It is probably fair to say that the most important biological requirement of all animals is food. All other things being equal, the greater is the productivity of any wild animal species favourite foods in the place that it lives, then the more individuals of that species can live and thrive. Unfortunately, in oil palm plantations, the fruits attract rodents and wild pigs. Orangutans, on the other hand, do not much like oil palm fruits, although some will nibble on them occasionally. It turns out, from studies over the past few decades, that wild orangutans feed on a very wide range of plant species and plant parts, as well as insects. But consistently, the top two things in their diet are fruits of wild fig plants, and the leaves, shoots and fruits of woody lianas of the legume family.
Commonly known as fig in English, scientifically as Ficus, ara in Malay and Indonesian, and nunuk in Sabah, there are over 150 species in Borneo, including tall trees, small trees, stranglers, epiphytes and climbers. A fig “fruit” is actually an arrangement of many small flowers within a receptacle, known as a syconium, but for convenience, we call them fruit. Figs are “keystone”, meaning a genus of plants that has a disproportionately large effect on the functioning of its natural environment relative to its abundance.
The importance of figs lies in the facts that orangutans and many other mammal and bird species relish them, and that in any one area at any one time, there are almost always fig plants bearing fruits. Figs are “keystone”, meaning a genus of plants that has a disproportionately large effect on the functioning of its natural environment relative to its abundance. The importance of figs lies in the facts that orangutans and many other mammal and bird species relish them, and that in any one area at any one time, there are almost always fig plants bearing fruits.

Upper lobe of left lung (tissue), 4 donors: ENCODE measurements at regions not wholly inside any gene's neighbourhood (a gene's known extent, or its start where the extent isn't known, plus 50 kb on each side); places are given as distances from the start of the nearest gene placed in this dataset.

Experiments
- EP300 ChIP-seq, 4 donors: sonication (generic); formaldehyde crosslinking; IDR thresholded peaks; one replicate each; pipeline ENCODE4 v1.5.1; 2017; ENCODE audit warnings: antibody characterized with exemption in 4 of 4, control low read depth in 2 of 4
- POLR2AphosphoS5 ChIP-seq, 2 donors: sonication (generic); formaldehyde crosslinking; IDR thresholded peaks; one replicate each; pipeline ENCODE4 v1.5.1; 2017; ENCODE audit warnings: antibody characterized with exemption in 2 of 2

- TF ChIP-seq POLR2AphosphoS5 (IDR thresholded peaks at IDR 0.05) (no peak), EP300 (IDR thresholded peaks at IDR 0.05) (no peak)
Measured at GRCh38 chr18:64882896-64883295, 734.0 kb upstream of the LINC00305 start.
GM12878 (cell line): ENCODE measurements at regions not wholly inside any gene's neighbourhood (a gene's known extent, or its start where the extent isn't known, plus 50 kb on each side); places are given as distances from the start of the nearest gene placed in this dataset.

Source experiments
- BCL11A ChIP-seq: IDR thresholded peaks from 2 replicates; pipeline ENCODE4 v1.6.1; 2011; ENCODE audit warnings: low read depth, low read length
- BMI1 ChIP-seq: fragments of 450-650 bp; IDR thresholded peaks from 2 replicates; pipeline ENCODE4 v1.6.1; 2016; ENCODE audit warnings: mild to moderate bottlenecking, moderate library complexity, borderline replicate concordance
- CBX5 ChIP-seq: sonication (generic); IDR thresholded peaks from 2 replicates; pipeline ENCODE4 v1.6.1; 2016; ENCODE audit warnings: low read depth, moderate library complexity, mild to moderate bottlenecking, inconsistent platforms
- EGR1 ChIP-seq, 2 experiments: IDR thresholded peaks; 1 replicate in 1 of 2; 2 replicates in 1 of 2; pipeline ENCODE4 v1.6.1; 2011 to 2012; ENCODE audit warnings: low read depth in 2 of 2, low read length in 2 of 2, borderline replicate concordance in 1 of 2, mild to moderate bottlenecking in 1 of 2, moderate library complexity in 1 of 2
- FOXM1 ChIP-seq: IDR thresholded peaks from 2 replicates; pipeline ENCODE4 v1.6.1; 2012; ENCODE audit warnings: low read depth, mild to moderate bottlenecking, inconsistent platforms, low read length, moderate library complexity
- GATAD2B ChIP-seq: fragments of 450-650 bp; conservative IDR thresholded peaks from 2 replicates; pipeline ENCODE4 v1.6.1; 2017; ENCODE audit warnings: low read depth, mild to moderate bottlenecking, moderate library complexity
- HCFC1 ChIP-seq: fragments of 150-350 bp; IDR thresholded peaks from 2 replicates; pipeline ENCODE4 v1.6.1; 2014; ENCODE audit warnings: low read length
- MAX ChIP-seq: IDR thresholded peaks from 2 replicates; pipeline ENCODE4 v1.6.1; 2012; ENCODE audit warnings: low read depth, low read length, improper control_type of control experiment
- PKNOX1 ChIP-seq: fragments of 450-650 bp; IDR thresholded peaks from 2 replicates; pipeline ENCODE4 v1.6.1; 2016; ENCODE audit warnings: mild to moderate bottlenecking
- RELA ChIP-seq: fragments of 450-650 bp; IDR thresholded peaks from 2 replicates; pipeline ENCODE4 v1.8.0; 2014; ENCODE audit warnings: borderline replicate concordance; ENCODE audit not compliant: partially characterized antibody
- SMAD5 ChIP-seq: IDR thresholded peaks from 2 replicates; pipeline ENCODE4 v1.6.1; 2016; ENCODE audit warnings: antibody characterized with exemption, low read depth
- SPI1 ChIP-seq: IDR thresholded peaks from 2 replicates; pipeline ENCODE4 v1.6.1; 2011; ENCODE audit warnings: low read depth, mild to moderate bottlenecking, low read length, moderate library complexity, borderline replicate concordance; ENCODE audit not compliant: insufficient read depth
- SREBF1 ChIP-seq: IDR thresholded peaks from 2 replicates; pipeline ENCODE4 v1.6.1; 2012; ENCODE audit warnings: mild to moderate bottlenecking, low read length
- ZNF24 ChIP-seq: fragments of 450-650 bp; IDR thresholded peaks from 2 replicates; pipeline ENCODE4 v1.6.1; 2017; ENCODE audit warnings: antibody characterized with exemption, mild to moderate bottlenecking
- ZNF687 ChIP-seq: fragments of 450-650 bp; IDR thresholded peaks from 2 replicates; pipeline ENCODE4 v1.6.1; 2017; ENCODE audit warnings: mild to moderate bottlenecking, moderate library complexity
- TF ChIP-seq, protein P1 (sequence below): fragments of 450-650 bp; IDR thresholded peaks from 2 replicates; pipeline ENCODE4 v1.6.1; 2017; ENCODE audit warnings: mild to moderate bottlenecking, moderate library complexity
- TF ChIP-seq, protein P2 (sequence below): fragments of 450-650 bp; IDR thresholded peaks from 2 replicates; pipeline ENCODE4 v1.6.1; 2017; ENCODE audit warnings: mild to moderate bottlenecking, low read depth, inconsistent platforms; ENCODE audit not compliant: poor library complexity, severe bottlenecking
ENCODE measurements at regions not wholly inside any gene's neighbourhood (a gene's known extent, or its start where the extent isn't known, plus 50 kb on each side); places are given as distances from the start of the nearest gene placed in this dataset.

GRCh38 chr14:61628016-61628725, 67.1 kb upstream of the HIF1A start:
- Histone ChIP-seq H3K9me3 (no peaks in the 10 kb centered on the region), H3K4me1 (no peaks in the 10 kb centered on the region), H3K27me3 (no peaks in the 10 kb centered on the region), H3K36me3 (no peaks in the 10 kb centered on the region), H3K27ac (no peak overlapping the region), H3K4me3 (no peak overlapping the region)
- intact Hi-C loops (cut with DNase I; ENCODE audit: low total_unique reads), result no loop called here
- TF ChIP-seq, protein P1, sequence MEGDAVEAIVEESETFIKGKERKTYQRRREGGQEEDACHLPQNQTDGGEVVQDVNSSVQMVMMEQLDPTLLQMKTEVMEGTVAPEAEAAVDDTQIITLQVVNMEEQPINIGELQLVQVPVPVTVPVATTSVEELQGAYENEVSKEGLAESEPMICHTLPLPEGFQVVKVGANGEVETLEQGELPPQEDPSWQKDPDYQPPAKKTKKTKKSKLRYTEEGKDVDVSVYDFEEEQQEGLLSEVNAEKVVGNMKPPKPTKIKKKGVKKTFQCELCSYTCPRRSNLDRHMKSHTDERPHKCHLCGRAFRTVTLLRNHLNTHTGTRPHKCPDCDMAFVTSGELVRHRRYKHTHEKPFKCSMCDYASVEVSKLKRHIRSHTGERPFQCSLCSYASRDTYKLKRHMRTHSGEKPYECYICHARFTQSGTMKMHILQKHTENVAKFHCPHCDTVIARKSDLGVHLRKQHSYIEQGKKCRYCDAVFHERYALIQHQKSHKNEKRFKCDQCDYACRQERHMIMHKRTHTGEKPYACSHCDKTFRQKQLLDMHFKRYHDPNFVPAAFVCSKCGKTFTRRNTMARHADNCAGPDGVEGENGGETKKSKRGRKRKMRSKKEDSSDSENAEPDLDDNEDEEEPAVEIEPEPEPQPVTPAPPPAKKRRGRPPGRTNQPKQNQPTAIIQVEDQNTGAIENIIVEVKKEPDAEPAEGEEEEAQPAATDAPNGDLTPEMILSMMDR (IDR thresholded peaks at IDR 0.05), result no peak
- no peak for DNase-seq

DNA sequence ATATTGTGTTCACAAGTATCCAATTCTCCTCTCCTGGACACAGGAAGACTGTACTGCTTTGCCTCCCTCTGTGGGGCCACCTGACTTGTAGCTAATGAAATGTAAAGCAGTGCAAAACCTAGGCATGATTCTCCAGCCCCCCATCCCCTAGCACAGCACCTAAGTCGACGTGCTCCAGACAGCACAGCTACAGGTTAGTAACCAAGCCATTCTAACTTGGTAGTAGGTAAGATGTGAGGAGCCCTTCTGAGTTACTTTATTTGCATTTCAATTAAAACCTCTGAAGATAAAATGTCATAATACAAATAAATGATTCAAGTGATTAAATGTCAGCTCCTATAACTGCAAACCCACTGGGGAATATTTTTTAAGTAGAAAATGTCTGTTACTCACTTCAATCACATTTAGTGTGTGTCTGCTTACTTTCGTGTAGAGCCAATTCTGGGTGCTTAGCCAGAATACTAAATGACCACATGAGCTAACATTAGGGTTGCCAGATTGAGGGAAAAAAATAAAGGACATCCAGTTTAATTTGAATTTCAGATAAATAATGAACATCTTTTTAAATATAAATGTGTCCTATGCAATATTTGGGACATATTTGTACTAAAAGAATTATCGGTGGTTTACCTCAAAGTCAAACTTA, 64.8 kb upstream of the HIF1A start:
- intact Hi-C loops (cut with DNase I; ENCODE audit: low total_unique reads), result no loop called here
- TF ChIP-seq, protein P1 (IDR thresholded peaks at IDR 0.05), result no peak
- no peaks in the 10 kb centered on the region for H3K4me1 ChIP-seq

PONGO Alliance’s NGO partner, Borneo Rhino Alliance (BORA) has started planting a selection of fig species in 2012, in Tabin Wildlife Reserve, Sabah, as a means to supply leaves to critically endangered Bornean rhinos, which favour several species of fig leaves as food. At that time, it was imagined that there would be several rhinos living in the Borneo Rhino Sanctuary facilities in Tabin Wildlife Reserve. Sadly, that was not to be. Instead, BORA re-formulated the former rhino food garden as a unique resource where living fig plants of over 70 species now form a source of planting materials to support PONGO Alliance’s enrichment planting program.
Starting in 2018, BORA, as a PONGO Alliance partner, has been producing fig planting materials for oil palm plantations, to be planted and grown on selected sites within plantations in the Kinabatangan landscape. In 2019, Quentin Phillipps, creator of The Figs of Borneo blog (https://borneoficus.info) provided funding to upgrade the site as a nursery. In February 2020, the Sabah Forestry Department gave official recognition to this resource, as the “Sabah Ficus Germplasm Centre”. So now there is a combined arboretum, genetic resource bank and nursery specialising in figs.
PONGO Alliance provides restoration techniques and specific recommendations for enrichment of set-asides that support growth for plants that are useful to both wildlife and people.